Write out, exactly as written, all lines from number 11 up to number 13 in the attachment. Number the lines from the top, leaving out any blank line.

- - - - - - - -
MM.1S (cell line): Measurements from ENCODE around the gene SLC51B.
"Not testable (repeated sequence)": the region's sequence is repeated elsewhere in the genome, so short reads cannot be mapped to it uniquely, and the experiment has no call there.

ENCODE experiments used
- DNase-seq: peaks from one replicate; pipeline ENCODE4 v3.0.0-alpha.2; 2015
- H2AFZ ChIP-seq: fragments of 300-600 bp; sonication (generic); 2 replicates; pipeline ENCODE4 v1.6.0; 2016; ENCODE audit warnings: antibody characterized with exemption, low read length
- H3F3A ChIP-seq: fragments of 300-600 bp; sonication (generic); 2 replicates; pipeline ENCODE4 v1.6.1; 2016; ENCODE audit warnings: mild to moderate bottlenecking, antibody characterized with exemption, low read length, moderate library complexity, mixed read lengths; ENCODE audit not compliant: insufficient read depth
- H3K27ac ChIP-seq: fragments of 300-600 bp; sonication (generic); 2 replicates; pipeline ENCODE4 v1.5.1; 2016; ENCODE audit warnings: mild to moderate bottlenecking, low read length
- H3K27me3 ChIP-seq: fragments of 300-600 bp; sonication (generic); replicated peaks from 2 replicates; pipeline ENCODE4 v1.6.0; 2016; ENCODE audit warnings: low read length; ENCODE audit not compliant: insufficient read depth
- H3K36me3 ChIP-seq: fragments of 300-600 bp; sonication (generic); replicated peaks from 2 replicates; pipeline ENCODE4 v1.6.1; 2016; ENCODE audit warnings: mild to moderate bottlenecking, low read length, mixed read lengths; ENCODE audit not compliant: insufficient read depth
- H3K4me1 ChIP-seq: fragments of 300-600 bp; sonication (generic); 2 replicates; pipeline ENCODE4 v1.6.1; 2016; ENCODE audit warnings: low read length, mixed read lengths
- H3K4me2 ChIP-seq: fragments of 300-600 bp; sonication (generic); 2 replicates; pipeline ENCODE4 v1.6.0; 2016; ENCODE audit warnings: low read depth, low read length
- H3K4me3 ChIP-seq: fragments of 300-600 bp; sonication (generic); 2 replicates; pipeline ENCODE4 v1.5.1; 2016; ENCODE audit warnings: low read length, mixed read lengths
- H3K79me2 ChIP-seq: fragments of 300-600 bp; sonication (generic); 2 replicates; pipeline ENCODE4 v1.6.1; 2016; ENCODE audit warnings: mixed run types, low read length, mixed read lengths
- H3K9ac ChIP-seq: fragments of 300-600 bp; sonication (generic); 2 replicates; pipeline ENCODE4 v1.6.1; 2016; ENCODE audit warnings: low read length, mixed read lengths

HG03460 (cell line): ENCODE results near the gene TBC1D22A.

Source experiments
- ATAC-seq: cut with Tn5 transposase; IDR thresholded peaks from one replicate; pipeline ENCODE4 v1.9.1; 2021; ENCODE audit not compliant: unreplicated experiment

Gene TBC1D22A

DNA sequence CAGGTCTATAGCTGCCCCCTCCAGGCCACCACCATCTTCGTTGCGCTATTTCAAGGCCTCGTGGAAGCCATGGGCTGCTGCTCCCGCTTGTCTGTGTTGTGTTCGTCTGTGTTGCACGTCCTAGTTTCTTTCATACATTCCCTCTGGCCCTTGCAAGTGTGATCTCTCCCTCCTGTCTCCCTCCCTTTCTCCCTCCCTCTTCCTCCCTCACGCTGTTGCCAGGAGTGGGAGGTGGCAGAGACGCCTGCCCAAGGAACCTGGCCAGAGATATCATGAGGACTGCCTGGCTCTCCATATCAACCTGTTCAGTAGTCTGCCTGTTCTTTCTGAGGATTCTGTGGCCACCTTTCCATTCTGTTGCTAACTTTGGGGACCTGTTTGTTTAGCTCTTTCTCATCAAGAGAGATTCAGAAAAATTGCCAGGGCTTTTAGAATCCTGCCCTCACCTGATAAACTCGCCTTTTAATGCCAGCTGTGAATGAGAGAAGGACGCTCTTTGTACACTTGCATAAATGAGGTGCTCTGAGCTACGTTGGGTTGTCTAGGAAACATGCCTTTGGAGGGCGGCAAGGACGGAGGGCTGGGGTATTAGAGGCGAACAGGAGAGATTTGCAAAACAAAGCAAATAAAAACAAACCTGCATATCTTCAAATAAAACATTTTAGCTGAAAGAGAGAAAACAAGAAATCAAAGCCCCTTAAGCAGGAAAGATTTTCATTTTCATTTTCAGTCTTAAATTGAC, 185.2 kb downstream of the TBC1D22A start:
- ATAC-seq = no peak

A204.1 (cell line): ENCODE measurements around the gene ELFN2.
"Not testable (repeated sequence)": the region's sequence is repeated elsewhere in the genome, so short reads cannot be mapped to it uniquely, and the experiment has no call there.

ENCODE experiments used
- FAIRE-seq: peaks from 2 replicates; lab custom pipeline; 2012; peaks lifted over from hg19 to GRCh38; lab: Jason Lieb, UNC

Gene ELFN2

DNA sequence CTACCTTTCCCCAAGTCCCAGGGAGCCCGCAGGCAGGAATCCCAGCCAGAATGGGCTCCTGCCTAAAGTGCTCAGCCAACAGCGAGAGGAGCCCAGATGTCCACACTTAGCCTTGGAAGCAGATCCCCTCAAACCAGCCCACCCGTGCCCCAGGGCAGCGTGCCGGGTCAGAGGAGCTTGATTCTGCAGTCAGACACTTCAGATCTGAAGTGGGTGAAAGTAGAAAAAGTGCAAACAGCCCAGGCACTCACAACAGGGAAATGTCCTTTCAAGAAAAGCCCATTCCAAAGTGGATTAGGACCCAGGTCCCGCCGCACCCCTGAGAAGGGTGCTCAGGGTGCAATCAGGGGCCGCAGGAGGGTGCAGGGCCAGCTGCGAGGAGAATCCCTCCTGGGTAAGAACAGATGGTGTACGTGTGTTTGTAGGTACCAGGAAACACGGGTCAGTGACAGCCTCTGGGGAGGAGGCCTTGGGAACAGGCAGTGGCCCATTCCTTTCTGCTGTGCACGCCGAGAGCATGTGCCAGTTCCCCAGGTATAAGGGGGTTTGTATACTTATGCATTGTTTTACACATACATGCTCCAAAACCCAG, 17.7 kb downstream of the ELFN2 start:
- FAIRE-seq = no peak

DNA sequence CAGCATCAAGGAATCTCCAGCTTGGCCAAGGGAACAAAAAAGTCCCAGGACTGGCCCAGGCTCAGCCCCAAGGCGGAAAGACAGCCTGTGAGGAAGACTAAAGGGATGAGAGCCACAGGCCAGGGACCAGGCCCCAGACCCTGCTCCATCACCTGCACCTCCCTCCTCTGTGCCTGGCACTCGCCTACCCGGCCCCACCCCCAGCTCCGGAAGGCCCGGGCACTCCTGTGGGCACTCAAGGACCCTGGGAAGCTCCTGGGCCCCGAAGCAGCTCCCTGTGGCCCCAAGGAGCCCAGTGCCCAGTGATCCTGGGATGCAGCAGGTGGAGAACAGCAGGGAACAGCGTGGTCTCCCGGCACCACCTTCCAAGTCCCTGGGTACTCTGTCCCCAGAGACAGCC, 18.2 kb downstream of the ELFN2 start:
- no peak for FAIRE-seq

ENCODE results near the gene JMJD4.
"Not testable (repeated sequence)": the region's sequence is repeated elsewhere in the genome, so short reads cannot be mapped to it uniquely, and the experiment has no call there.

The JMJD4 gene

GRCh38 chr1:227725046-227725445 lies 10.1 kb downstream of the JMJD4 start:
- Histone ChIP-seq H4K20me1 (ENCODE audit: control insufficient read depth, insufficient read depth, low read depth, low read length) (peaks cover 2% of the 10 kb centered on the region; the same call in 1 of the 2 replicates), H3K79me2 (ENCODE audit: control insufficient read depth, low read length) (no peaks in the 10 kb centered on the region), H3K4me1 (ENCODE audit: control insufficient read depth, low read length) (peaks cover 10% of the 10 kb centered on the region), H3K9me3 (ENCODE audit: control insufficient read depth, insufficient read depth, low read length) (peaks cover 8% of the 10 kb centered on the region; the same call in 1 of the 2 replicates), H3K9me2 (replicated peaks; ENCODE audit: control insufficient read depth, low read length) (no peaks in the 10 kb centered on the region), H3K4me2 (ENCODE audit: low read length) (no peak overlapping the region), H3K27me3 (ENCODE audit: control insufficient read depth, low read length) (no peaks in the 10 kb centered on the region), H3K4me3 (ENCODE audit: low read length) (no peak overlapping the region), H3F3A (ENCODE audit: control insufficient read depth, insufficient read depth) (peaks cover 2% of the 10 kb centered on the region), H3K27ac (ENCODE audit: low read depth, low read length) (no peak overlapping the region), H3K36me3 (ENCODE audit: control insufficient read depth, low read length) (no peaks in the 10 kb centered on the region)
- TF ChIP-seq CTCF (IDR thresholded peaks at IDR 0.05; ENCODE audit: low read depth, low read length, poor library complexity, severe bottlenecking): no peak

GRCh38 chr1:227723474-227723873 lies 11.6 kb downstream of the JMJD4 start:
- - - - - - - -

- H3K4me2 ChIP-seq: fragments of 300-600 bp; sonication (generic); 2 replicates; pipeline ENCODE4 v1.6.0; 2016; ENCODE audit warnings: low read depth, low read length
- H3K4me3 ChIP-seq: fragments of 300-600 bp; sonication (generic); 2 replicates; pipeline ENCODE4 v1.5.1; 2016; ENCODE audit warnings: low read length, mixed read lengths
- H3K79me2 ChIP-seq: fragments of 300-600 bp; sonication (generic); 2 replicates; pipeline ENCODE4 v1.6.1; 2016; ENCODE audit warnings: mixed run types, low read length, mixed read lengths